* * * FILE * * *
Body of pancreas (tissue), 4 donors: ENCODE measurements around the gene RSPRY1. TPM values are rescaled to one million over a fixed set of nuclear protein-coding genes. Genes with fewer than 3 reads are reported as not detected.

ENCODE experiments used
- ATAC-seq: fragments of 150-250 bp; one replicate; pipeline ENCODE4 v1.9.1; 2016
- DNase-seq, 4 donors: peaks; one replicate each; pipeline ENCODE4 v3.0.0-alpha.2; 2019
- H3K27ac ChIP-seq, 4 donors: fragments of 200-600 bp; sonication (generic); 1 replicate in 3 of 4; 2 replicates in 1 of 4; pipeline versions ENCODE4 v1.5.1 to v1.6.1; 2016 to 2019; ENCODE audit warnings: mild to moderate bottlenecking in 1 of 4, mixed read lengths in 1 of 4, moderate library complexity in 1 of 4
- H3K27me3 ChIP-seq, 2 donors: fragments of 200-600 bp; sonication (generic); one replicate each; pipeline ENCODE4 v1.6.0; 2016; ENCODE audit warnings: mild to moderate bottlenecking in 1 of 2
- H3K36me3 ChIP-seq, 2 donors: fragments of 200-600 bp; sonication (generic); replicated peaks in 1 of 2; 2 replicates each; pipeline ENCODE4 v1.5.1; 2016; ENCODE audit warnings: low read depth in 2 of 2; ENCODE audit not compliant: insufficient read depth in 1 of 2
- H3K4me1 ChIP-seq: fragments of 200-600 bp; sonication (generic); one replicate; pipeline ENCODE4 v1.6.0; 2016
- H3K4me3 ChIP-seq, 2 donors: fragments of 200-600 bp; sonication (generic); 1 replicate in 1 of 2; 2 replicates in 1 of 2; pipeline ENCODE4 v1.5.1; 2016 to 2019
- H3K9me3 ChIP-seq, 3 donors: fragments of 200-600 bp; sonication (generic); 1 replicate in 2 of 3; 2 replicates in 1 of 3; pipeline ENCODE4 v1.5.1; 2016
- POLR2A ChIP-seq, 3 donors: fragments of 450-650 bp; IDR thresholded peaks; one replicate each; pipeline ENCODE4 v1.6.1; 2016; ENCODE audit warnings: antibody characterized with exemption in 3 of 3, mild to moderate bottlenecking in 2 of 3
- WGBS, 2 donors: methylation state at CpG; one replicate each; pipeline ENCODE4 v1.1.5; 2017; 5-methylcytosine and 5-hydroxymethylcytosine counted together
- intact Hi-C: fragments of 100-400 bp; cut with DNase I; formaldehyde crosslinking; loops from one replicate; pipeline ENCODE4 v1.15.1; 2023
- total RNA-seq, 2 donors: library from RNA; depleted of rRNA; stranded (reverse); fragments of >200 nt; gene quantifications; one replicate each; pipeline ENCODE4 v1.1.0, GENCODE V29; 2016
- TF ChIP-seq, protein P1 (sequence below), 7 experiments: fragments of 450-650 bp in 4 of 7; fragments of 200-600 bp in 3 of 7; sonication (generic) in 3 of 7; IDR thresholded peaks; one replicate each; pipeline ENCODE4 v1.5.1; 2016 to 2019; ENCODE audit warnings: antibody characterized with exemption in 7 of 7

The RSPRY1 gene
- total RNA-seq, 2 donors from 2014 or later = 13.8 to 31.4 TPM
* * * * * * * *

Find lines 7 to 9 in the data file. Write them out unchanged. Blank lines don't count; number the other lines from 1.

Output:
- H3K36me3 ChIP-seq, 2 donors: fragments of 200-600 bp; sonication (generic); replicated peaks in 1 of 2; 2 replicates each; pipeline ENCODE4 v1.5.1; 2016; ENCODE audit warnings: low read depth in 2 of 2; ENCODE audit not compliant: insufficient read depth in 1 of 2
- H3K4me1 ChIP-seq: fragments of 200-600 bp; sonication (generic); one replicate; pipeline ENCODE4 v1.6.0; 2016
- H3K4me3 ChIP-seq, 2 donors: fragments of 200-600 bp; sonication (generic); 1 replicate in 1 of 2; 2 replicates in 1 of 2; pipeline ENCODE4 v1.5.1; 2016 to 2019